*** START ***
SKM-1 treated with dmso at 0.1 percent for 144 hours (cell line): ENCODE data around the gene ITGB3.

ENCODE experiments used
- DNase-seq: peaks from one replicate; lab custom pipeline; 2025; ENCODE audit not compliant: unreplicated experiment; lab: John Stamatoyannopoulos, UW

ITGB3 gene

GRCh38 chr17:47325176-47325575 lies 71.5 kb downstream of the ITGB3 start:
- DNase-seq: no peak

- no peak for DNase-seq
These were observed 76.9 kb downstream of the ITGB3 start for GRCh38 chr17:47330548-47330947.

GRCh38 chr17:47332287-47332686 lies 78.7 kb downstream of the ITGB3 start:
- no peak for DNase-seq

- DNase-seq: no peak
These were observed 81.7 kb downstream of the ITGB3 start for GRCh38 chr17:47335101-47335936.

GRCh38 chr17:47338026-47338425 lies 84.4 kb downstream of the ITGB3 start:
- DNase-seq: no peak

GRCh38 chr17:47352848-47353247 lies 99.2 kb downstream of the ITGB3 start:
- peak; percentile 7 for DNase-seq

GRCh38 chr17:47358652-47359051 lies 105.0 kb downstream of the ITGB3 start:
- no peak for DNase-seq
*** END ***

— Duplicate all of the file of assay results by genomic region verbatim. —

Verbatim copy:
SKM-1 treated with dmso at 0.1 percent for 144 hours (cell line): ENCODE data around the gene ITGB3.

ENCODE experiments used
- DNase-seq: peaks from one replicate; lab custom pipeline; 2025; ENCODE audit not compliant: unreplicated experiment; lab: John Stamatoyannopoulos, UW

ITGB3 gene

GRCh38 chr17:47325176-47325575 lies 71.5 kb downstream of the ITGB3 start:
- DNase-seq: no peak

- no peak for DNase-seq
These were observed 76.9 kb downstream of the ITGB3 start for GRCh38 chr17:47330548-47330947.

GRCh38 chr17:47332287-47332686 lies 78.7 kb downstream of the ITGB3 start:
- no peak for DNase-seq

- DNase-seq: no peak
These were observed 81.7 kb downstream of the ITGB3 start for GRCh38 chr17:47335101-47335936.

GRCh38 chr17:47338026-47338425 lies 84.4 kb downstream of the ITGB3 start:
- DNase-seq: no peak

GRCh38 chr17:47352848-47353247 lies 99.2 kb downstream of the ITGB3 start:
- peak; percentile 7 for DNase-seq

GRCh38 chr17:47358652-47359051 lies 105.0 kb downstream of the ITGB3 start:
- no peak for DNase-seq